[Skip to Content]
Access to paid content on this site is currently suspended due to excessive activity being detected from your IP address Please contact the publisher to request reinstatement.
[Skip to Content Landing]
Views 26,487
Citations 0
July 29, 2020

Reopening K-12 Schools During the COVID-19 Pandemic: A Report From the National Academies of Sciences, Engineering, and Medicine

Author Affiliations
  • 1National Academies of Sciences, Engineering, and Medicine, Washington, DC
  • 2Department of Pediatrics, School of Medicine, University of Washington, Seattle
  • 3Center for Child Health, Behavior and Development, Seattle Children’s Research Institute, Seattle Children’s Hospital, Seattle, Washington
  • 4Editor, JAMA Pediatrics
JAMA. Published online July 29, 2020. doi:10.1001/jama.2020.14745

The coronavirus disease 2019 (COVID-19) pandemic has presented unprecedented challenges to the nation’s kindergarten-grade 12 education system.1 The rush to respond to the pandemic led to closures of school buildings across the country, with little time to ensure continuity of instruction or to create a framework for deciding when and how to reopen schools. States and school districts are now grappling with the complex questions of whether and how to reopen school buildings in the context of rapidly changing patterns of community spread.

In response to the need for evidence-based guidance to support education decision makers, the National Academies of Sciences, Engineering, and Medicine convened an expert committee to provide guidance on the reopening and safe operation of elementary and secondary schools for the 2020-2021 school year. The committee was asked to integrate the most up-to-date evidence from medicine and public health with evidence about what is best for children and youth in view of the political and practical realities in schools and communities. The committee’s report, Reopening K-12 Schools During the COVID-19 Pandemic: Prioritizing Health, Equity, and Communities, provides a series of recommendations aimed at helping states and school districts determine both whether to open school buildings for in-person learning and, if so, how to reduce risk in the process of reopening.2 It also identifies areas of research that are urgently needed to allow educators and policy makers to make evidence-based decisions about reopening and about operating schools during a pandemic.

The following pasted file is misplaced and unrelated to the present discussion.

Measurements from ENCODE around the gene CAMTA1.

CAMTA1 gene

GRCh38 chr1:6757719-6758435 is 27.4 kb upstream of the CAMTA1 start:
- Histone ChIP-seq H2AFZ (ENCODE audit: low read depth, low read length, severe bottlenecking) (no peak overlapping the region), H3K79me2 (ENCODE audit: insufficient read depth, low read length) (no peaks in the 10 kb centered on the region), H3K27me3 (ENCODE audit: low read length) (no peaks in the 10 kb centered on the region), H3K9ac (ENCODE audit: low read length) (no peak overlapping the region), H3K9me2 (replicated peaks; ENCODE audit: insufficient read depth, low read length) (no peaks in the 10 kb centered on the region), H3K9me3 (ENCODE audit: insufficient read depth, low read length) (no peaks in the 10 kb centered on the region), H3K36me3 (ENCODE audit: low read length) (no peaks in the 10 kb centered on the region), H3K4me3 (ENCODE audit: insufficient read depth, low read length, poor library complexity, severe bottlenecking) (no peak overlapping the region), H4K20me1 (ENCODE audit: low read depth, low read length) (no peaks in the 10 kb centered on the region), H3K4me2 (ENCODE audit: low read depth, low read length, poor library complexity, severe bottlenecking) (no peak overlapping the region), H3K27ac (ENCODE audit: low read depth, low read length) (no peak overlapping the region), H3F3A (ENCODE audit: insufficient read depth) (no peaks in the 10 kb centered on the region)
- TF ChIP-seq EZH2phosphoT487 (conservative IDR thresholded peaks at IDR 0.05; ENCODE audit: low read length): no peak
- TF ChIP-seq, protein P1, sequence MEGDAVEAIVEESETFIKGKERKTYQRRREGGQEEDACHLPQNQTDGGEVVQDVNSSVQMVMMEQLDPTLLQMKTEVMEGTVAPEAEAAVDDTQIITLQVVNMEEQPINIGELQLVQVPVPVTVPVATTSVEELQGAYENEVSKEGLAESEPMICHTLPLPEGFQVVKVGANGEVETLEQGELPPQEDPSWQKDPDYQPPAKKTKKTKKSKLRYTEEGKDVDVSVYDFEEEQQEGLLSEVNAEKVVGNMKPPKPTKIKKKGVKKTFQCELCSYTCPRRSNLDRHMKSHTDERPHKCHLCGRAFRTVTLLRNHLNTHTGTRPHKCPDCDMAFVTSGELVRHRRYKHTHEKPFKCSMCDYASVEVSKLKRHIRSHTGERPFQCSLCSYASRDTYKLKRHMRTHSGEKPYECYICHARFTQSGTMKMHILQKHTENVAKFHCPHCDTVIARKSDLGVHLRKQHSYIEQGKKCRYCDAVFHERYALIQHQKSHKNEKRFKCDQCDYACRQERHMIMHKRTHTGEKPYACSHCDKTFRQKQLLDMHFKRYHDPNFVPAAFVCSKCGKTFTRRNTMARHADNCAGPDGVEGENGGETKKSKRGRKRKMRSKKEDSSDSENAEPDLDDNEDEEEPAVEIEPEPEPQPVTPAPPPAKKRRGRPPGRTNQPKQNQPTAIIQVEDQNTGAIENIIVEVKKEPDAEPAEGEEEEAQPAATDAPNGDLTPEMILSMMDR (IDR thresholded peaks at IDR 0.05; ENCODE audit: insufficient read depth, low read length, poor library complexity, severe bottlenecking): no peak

Limit 200 characters
Limit 25 characters
Conflicts of Interest Disclosure

Identify all potential conflicts of interest that might be relevant to your comment.

Conflicts of interest comprise financial interests, activities, and relationships within the past 3 years including but not limited to employment, affiliation, grants or funding, consultancies, honoraria or payment, speaker's bureaus, stock ownership or options, expert testimony, royalties, donation of medical equipment, or patents planned, pending, or issued.

Err on the side of full disclosure.

If you have no conflicts of interest, check "No potential conflicts of interest" in the box below. The information will be posted with your response.

Not all submitted comments are published. Please see our commenting policy for details.

Limit 140 characters
Limit 3600 characters or approximately 600 words
    1 Comment for this article
    Dana Ludwig, MD | UCSF
    The world is going crazy, top-down! How can the National Academy of Sciences draw any equivalence between a child's life or parent's life vs missing a year of school? This is just like the premature reopening of businesses. And now they ask "how could we have been so stupid?" Before there was school there was human life. Without human life, school is irrelevant. A classroom with 20 kids is a super-spreader event waiting to happen.